Although initially a supporter of the Vietnam War, by the Nixon Administration he had joined the doves, voting for the Cooper-Church Amendment ending US military presence in Cambodia and the McGovern-Hatfield “End the War” Amendment in 1970 which would have had all troops withdrawn from Vietnam by the end of 1971. Brooke’s overall record was decidedly liberal; his scores from conservative interest group Americans for Constitutional Action ranged from 0% in 1975 to 40% in 1968. Brooke was critical of aspects of LBJ’s execution of anti-poverty programs but not the fundamental concepts themselves, stating that Johnson’s approach was akin to “aspirin – it relieves the pain, but it doesn’t cure” and held that “If you give a man a handout, you establish a chain of dependence and lack of self-respect that won’t be broken easily” (Time). During the Nixon Administration, Brooke fought to maintain and expand anti-poverty programs. In 1969, he won passage of an amendment that prohibited charging rent in public housing above 25% of family income (Wingfield & Pratt). Although Brooke’s voting record was unwaveringly favorable to civil rights legislation, busing and affirmative action, and he voted against the Supreme Court nominations of Haynsworth, Carswell, and Rehnquist, he still had differences with civil rights groups for not adopting a more militant approach. As attorney general, he had refused to support civil rights activists in a call for a walkout of black students in protest of de facto segregation (TIME, 8). Brooke was simultaneously critical of Governor Lester Maddox of Georgia and Stokely Carmichael and rejected the Black Panthers. In 1971, he refused to join the Congressional Black Caucus in sitting out of the State of the Union in protest of Nixon’s refusal to meet with them.
Brooke’s views on social issues were generally quite liberal; in 1974 he opposed legislation to reinstate the death penalty and he was a leading opponent of the Hyde Amendment blocking Medicaid funding for abortion. He was also a leading opponent of anti-busing measures and a strong supporter of Title IX by opposing efforts to allow schools to maintain sex segregation for PE classes.
When Brooke disagreed with liberals it was usually on opposing defense cuts although he had occasional agreements with conservatives on domestic government matters; in 1971 he voted against more funding for the Appalachian Regional Development Program and in 1974 he voted to end presidential monitoring over the economy through price controls. Despite his vote against presidential monitoring, Brooke proved a foe of efforts to deregulate oil prices. Although he voted for the Panama Canal Treaties, he was a bit hesitant on the matter as he also voted for numerous reservations.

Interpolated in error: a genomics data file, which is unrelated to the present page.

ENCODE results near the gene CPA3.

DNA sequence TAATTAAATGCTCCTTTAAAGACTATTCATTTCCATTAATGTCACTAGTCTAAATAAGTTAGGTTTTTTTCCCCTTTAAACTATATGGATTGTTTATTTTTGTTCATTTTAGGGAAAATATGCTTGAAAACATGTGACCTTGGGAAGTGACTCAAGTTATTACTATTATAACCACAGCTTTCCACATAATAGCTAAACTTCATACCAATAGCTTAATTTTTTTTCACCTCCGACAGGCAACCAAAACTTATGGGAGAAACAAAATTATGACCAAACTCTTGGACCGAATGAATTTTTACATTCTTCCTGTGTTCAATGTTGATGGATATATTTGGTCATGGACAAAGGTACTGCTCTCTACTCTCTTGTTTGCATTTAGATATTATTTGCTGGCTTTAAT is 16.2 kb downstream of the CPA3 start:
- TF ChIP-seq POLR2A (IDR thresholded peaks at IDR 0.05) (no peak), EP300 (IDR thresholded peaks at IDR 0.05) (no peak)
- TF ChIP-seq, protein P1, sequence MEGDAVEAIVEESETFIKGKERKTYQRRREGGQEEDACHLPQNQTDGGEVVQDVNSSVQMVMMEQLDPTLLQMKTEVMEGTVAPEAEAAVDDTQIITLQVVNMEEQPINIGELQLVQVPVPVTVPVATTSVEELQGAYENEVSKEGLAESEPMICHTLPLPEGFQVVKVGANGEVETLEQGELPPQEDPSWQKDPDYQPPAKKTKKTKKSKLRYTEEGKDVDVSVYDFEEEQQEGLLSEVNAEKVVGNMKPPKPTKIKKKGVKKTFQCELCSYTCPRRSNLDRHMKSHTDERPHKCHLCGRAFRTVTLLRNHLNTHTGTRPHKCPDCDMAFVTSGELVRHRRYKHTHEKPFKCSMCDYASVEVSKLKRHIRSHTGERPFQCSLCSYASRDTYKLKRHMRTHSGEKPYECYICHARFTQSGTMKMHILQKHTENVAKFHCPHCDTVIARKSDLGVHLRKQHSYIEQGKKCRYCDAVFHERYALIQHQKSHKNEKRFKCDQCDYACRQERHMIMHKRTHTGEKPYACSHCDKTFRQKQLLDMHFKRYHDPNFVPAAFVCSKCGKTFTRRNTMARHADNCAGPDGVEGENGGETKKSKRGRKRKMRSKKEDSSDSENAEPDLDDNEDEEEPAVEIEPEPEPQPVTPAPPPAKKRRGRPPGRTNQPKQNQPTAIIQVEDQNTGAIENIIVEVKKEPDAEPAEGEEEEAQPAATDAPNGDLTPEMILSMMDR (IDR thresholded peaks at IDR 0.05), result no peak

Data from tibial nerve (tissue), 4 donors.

Personal Difficulties and Defeat
In 1976, Brooke filed for divorce. He and his wife had been separated for many years, and he himself said that “We’ve been distant for 17 years” (People). During this time, he was going out with other women, most notably journalist Barbara Walters, who he would have a relationship with for years. The divorce was acrimonious, with his wife Remigia filing a countersuit claiming “cruel and abusive treatment” from him, namely her claiming that he didn’t give her enough of an allowance including for medicine when undergoing cancer treatment, with Brooke himself claiming that he had given her enough and alleging the same treatment from her (People). She seemed to expect that Brooke was occupied with politics and would return to her once he was done. Although he would have probably survived the nasty divorce alone, matters got worse when in May 1978 the Senate Ethics Committee launched an investigation into an accusation that he had committed perjury by lying about the source of a personal loan in the divorce proceeding. Prosecutor and future senator and presidential candidate John Kerry of Middlesex County also launched an investigation. Although Brooke was not charged with a crime as his misrepresentations were not found to have had an impact on the outcome, this damaged him. He also faced a tough challenge in the primary from conservative broadcaster Avi Nelson, and singled out in particular for criticism was his stance on abortion in a Catholic state. Despite grumblings about Brooke and abortion, his opponent, Democratic Congressman Paul Tsongas, was also pro-choice and won the election by over 10 points. This was the end of his career in elected office, and it haunted him for the rest of his life, saying later, “Why did it happen? I don’t know. I’ve asked my God that many times. Why, why, why, dear God?” (Jacobs)
In 1979, Brooke was tapped to be the chairman of the national Low-Income Housing Commission and President Reagan put him on the President’s Commission on Housing. Given this role he was later accused as a lobbyist of using his former position to win low-income housing contracts for his client and having special access to and influence over Secretary of Housing and Urban Development Samuel Pierce (Martin). This controversy prompted his retirement from politics for good in 1988.
Brooke received a number of honors late in his life. In 2000, a new Boston courthouse was named after him, in 2002 professor Molefi Kete Asante listed Brooke in his book,100 Greatest African Americans. Two years later, President George W. Bush awarded Brooke the Presidential Medal of Freedom, and in 2009 he was presented with the Congressional Gold Medal. Brooke’s final presidential endorsement was for Barack Obama in 2008. At the time of his death on January 3, 2015, he had been the oldest living former senator.
After Years Apart, Senator Brooke and His Italian Wife File for Divorce – and Tempers Erupt. (1976, August 16). People.
Brooke, Edward William, III. U.S. House of Representatives.
An Individual Who Happens to be a Negro. (1967, February 17). Time Magazine.
Jacobs, S. (2003, June 10). The unfinished chapter. The Boston Globe.
Martin, D. (2015, January 4). Edward W. Brooke, III, 95, Senate Pioneer, Is Dead. The New York Times.
Wingfield, S. & Pratt, M. (2015, January 3). Edward Brooke, 1st black elected US senator, dies. Associated Press.